Note that I could have chosen any sequence in $]a,b[$ and the exact same trick would've worked. I don't need convergence or any kind of property from the sequence, I just need the sequence members to be distinct, and it so happens that $\frac 1n$ is my favorite sequence with this property. – Patrick Da Silva Oct 14 '12 at 2:47

The idea you mention, with mild modification, will work. Please note that what is below is a minor variant of the solution given by Patrick da Silva.

Your decomposition of $(0,1)$ is not quite complete. We want to write $$(0,1)=\left(0,\frac{1}{3}\right) \cup\left\{\frac{1}{3}\right\} \cup \left(\frac{1}{3},\frac{2}{3}\right)\cup \left\{\frac{2}{3}\right\}\cup \left(\frac{2}{3},1\right),$$ so $5$ "intervals," two of them kind of boring. From now on, we will call $\frac{2}{3}$ by the more cumbersome name $1-\frac{1}{3}$.

Use the identity function on the two endintervals $\left(0,\frac{1}{3}\right)$ and $\left(1-\frac{1}{3},1\right)$, and map $\frac{1}{3}$ to $0$, and $1-\frac{1}{3}$ to $1$.

This leaves $\left(\frac{1}{3},1-\frac{1}{3}\right)$, which needs to be bijectively mapped to $\left[\frac{1}{3},1-\frac{1}{3}\right]$.

Use the same trick on the interval $\left(\frac{1}{3},1-\frac{1}{3}\right)$ that we used on $(0,1)$. So this time the two special points "inside" that will be mapped to $\frac{1}{3}$ and $1-\frac{1}{3}$ respectively are $\frac{1}{3}+\frac{1}{9}$ and $1-\frac{1}{3}-\frac{1}{9}$. That leaves $\left(\frac{1}{3}+\frac{1}{9},1-\frac{1}{3}-\frac{1}{9}\right)$ to be mapped bijectively to $\left[\frac{1}{3}+\frac{1}{9},1-\frac{1}{3}-\frac{1}{9}\right]$. Continue, forever. As pointed out by Patrick da Silva, the point $\frac{1}{2}$ is not dealt with in this process: simply map it to itself.

It would be notationally a little simpler to use the same idea to map $(-1,1)$ bijectively to $[-1,1]$, and use linear functions to take $(0,1)$ to $(-1,10$, and $[-1,1]$ to $[0,1]$ toadjust to our situation.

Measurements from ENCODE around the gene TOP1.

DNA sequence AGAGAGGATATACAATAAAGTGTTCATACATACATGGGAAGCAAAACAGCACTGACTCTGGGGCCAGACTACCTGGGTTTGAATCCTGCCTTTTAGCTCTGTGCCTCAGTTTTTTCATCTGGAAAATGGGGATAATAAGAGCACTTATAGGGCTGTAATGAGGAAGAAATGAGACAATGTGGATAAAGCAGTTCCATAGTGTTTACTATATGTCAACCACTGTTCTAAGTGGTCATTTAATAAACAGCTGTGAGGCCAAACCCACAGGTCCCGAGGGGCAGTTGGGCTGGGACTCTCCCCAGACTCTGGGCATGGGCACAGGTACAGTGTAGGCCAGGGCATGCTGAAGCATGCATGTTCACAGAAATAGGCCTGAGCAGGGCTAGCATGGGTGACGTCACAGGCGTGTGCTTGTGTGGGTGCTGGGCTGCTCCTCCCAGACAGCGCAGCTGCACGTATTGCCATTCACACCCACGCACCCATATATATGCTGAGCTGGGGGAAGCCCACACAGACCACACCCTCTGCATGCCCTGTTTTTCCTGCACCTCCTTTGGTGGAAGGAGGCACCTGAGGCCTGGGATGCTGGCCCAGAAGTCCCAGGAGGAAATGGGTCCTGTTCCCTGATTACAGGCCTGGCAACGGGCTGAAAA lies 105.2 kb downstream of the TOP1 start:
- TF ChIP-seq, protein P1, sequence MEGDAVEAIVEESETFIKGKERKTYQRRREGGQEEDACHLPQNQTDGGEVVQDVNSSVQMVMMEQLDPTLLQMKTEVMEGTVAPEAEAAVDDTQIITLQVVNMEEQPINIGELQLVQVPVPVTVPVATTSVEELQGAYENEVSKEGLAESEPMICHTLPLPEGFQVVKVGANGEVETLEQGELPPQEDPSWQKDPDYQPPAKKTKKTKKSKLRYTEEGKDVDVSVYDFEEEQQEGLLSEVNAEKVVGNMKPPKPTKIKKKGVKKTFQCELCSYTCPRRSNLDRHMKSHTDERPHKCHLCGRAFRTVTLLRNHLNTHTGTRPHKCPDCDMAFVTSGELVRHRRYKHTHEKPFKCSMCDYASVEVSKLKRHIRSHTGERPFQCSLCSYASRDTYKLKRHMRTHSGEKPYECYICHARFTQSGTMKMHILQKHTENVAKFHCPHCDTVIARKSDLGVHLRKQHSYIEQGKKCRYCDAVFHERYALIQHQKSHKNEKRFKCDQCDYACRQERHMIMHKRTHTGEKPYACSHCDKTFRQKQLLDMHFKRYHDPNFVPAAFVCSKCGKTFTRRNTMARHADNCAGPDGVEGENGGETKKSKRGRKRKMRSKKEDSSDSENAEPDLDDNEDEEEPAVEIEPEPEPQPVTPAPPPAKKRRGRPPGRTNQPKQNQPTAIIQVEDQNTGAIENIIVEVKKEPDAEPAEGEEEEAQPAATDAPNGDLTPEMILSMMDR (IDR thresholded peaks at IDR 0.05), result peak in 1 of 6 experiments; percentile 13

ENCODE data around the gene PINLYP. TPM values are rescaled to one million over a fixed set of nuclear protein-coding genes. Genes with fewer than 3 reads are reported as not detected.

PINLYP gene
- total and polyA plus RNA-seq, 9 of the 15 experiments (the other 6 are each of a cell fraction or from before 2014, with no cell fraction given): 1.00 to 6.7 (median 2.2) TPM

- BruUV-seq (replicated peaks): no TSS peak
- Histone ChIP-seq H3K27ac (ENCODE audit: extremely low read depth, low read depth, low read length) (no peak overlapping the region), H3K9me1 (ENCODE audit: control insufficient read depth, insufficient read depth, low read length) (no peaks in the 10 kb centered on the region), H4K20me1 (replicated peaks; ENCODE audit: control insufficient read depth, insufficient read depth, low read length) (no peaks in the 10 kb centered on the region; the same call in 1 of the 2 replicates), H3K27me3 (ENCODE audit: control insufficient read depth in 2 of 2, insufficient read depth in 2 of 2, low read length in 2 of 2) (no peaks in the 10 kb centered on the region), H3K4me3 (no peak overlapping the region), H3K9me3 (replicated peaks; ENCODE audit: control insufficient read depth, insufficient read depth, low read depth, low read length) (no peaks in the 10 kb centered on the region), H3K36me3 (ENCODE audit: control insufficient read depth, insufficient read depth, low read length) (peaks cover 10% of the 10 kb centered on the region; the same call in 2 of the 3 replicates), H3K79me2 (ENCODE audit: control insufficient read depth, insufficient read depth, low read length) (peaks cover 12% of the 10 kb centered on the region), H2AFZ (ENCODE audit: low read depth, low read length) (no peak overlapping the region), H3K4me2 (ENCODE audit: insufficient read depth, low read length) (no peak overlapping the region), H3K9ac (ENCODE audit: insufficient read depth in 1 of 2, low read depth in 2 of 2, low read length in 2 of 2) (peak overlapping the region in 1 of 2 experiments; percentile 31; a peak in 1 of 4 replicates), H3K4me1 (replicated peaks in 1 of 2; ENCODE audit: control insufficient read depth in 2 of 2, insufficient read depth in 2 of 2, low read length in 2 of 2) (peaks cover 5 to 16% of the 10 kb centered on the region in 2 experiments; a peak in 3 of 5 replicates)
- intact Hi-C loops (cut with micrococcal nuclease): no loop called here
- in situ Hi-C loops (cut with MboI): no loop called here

The advantage is that first "middle" interval is $\left(-\frac{1}{3},\frac{1}{3}\right)$, the second middle interval is $\left(-\frac{1}{9},\frac{1}{9}\right)$, and so on.

share|cite|improve this answer
That's precisely why I didn't go on with OP's idea... this is rather complicated compared to a single re-arranging of a sequence of points. But I admit it is significantly different. But hey, $\left| [0,1]^{(0,1)} \right| = \left| \mathbb R^{\mathbb R} \right|$, so we expect a huge ton of solutions, don't we. – Patrick Da Silva Oct 14 '12 at 18:50
Note that you need to precise that there is one point that cannot be attained by finite induction on $n$ to define your bijection, i.e. $\frac 12$, so you need to precise that you map this point to itself. But +1 for following OP's idea. – Patrick Da Silva Oct 14 '12 at 18:53
Andre, I am just learning bijection. I am wondering a question like this, when mapping, you essentially can map it onto any subset as long as if its in the domain? And how come for this example it cant be a continous function ? – Q.matin Feb 3 '13 at 8:28

Not the answer you're looking for? Browse other questions tagged or ask your own question.